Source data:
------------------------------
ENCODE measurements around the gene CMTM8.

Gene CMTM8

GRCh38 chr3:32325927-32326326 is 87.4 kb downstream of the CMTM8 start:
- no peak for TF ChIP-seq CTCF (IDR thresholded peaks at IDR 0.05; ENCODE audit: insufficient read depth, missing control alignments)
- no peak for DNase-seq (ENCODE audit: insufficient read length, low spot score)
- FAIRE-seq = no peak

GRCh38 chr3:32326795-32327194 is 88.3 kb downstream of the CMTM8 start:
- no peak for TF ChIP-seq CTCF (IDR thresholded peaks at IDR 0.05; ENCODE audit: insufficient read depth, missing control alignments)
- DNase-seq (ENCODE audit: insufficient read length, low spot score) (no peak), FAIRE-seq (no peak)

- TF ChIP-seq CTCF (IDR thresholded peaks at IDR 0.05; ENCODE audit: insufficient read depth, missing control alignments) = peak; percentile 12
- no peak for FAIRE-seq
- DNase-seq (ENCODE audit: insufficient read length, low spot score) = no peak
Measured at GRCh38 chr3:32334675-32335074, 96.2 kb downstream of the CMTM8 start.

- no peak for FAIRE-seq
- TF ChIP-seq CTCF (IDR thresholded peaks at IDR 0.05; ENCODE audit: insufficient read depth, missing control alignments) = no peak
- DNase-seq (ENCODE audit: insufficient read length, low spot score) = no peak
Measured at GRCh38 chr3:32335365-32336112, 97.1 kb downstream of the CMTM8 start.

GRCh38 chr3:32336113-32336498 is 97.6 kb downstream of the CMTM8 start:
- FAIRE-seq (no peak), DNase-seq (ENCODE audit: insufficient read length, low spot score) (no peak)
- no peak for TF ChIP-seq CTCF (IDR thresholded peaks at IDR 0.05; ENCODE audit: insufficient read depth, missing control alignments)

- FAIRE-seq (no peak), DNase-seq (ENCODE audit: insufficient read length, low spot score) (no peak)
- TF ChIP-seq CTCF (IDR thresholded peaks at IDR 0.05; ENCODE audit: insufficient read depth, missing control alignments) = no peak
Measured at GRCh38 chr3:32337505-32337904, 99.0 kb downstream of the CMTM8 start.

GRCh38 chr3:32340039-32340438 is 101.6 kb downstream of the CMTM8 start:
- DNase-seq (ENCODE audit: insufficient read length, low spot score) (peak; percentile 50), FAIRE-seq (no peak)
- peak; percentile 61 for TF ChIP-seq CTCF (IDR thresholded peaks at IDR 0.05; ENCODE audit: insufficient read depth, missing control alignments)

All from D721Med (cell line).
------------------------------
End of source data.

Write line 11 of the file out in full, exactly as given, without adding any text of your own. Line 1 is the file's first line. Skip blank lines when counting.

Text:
- no peak for FAIRE-seq